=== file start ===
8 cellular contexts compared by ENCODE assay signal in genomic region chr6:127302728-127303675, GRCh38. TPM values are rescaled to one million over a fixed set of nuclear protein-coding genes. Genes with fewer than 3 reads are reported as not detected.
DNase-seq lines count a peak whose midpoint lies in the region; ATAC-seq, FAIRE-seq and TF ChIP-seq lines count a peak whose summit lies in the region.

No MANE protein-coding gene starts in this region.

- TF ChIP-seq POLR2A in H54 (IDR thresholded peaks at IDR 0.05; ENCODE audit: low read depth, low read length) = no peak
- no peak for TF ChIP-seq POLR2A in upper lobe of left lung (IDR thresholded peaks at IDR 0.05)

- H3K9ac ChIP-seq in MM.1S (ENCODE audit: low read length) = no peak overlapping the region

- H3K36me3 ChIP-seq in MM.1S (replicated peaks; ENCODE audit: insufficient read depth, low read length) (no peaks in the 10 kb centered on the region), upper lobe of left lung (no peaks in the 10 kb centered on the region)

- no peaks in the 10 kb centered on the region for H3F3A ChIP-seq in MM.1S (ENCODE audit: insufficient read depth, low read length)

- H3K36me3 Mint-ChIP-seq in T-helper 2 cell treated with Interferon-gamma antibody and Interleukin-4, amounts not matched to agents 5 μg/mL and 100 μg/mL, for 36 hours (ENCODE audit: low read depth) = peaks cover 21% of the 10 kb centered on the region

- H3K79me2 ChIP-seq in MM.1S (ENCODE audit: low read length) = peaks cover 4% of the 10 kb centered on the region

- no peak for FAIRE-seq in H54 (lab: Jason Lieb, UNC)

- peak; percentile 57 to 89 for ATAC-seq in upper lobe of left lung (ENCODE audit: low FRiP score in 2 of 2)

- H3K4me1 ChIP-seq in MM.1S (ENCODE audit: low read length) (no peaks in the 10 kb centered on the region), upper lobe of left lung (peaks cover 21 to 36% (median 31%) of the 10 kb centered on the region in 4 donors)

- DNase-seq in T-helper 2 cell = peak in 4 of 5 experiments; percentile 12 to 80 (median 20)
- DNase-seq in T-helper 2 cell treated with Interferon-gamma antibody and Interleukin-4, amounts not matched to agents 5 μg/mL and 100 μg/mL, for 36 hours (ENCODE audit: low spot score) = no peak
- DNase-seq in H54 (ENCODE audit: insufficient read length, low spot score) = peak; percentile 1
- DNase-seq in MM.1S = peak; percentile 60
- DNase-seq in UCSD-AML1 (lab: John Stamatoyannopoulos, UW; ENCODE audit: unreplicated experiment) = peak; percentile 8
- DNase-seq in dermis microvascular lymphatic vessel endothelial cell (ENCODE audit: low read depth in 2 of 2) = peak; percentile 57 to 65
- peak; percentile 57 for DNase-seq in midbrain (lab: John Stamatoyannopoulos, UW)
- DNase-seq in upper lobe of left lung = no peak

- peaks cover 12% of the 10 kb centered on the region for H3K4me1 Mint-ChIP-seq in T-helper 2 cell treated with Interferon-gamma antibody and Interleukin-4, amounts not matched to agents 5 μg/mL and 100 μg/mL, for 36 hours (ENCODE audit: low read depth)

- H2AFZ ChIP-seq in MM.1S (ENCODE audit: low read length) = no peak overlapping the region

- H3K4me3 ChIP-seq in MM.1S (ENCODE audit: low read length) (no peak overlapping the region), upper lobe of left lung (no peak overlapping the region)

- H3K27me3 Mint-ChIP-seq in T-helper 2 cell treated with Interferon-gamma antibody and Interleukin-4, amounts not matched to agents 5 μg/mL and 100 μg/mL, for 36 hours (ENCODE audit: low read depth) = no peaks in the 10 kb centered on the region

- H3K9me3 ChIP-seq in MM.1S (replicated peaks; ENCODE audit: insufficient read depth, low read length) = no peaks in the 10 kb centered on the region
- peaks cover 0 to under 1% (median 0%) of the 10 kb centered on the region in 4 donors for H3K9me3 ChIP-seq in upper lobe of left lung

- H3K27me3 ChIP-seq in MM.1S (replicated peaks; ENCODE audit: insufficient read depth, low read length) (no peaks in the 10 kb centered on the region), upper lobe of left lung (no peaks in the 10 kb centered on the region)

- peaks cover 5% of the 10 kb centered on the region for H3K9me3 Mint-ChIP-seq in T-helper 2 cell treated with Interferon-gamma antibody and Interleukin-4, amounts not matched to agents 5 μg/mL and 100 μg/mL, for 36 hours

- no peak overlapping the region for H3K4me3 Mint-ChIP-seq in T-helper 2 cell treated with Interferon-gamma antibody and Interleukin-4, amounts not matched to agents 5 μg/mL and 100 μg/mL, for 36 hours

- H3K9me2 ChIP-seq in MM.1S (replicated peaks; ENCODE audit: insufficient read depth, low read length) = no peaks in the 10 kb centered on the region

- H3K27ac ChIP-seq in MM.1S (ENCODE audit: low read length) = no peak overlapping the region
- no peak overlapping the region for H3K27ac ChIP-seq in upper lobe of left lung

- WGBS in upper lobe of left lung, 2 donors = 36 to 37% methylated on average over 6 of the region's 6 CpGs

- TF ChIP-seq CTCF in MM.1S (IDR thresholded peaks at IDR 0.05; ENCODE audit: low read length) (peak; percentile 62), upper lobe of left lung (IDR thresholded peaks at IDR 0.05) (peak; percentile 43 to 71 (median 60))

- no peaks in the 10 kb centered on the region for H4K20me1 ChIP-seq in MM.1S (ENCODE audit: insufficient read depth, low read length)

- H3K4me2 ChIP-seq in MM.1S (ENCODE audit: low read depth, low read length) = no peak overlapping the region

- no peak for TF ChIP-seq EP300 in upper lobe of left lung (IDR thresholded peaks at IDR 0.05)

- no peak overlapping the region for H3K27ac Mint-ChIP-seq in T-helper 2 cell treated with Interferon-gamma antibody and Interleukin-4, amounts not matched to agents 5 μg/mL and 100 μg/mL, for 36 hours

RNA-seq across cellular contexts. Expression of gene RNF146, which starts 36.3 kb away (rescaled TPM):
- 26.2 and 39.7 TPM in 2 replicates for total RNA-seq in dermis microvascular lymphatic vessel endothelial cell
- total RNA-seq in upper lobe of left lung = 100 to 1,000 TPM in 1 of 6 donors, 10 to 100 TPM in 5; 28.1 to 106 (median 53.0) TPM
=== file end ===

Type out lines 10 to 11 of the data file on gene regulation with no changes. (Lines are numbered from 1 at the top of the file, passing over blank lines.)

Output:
- H3K79me2 ChIP-seq in MM.1S (ENCODE audit: low read length) = peaks cover 4% of the 10 kb centered on the region

- no peak for FAIRE-seq in H54 (lab: Jason Lieb, UNC)